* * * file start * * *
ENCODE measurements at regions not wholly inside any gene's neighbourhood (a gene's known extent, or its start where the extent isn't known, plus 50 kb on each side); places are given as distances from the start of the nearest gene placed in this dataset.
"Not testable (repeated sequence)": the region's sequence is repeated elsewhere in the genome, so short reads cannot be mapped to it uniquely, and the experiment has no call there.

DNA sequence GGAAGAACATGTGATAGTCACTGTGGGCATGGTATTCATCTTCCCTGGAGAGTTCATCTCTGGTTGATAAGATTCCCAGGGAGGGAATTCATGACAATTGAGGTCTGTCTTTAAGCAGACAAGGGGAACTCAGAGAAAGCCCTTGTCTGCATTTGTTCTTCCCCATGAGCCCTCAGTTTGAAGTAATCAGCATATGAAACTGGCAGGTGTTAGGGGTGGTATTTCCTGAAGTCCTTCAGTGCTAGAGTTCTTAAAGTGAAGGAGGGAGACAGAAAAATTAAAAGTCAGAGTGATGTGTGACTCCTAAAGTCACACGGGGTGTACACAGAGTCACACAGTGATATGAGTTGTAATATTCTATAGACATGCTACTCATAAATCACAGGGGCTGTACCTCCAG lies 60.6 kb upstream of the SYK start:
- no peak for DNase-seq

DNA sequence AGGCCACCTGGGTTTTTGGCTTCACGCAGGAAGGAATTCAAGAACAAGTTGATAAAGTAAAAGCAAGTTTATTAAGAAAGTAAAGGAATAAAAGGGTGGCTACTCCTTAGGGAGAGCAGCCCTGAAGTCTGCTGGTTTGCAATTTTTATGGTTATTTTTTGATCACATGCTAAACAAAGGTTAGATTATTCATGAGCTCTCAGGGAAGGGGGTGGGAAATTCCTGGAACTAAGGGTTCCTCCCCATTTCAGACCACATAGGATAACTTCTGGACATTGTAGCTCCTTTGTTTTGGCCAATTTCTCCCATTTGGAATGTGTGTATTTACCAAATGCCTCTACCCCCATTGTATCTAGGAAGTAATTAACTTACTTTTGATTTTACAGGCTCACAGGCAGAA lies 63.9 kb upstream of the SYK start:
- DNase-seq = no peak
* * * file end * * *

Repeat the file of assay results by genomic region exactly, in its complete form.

ENCODE measurements at regions not wholly inside any gene's neighbourhood (a gene's known extent, or its start where the extent isn't known, plus 50 kb on each side); places are given as distances from the start of the nearest gene placed in this dataset.
"Not testable (repeated sequence)": the region's sequence is repeated elsewhere in the genome, so short reads cannot be mapped to it uniquely, and the experiment has no call there.

DNA sequence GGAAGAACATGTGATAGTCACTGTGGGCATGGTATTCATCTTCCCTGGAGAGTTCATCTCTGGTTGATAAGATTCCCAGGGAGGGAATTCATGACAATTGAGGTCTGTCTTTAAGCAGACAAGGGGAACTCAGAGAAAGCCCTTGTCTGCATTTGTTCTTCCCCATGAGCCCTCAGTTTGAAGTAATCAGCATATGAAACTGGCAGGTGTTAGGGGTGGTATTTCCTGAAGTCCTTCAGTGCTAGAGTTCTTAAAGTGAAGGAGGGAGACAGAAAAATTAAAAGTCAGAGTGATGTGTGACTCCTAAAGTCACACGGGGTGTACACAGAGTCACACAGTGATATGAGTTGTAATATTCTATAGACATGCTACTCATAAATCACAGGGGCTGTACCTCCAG lies 60.6 kb upstream of the SYK start:
- no peak for DNase-seq

DNA sequence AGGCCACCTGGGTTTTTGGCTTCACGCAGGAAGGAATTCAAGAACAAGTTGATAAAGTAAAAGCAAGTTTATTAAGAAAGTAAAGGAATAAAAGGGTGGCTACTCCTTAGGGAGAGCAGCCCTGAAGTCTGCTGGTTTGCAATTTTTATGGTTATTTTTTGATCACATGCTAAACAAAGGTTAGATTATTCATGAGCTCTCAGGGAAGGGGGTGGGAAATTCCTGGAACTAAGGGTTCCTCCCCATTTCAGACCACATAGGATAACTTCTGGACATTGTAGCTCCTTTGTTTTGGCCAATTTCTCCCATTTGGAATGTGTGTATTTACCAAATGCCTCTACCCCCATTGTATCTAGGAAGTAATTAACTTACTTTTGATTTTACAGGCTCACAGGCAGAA lies 63.9 kb upstream of the SYK start:
- DNase-seq = no peak